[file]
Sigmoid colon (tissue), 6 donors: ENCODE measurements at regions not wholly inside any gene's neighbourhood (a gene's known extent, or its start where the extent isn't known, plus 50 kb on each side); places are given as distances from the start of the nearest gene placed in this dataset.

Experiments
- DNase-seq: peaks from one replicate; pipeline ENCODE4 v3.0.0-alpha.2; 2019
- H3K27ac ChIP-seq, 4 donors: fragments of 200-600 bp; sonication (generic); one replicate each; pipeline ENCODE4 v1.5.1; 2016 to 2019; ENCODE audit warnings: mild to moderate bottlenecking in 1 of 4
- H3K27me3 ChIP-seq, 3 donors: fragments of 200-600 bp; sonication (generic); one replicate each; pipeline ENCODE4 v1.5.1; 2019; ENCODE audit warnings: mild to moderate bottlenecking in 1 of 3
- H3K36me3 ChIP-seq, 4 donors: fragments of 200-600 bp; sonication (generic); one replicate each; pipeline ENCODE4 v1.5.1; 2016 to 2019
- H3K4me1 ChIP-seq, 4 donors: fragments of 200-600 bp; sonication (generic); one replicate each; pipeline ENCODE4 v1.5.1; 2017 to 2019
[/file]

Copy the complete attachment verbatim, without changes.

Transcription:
Sigmoid colon (tissue), 6 donors: ENCODE measurements at regions not wholly inside any gene's neighbourhood (a gene's known extent, or its start where the extent isn't known, plus 50 kb on each side); places are given as distances from the start of the nearest gene placed in this dataset.

Experiments
- DNase-seq: peaks from one replicate; pipeline ENCODE4 v3.0.0-alpha.2; 2019
- H3K27ac ChIP-seq, 4 donors: fragments of 200-600 bp; sonication (generic); one replicate each; pipeline ENCODE4 v1.5.1; 2016 to 2019; ENCODE audit warnings: mild to moderate bottlenecking in 1 of 4
- H3K27me3 ChIP-seq, 3 donors: fragments of 200-600 bp; sonication (generic); one replicate each; pipeline ENCODE4 v1.5.1; 2019; ENCODE audit warnings: mild to moderate bottlenecking in 1 of 3
- H3K36me3 ChIP-seq, 4 donors: fragments of 200-600 bp; sonication (generic); one replicate each; pipeline ENCODE4 v1.5.1; 2016 to 2019
- H3K4me1 ChIP-seq, 4 donors: fragments of 200-600 bp; sonication (generic); one replicate each; pipeline ENCODE4 v1.5.1; 2017 to 2019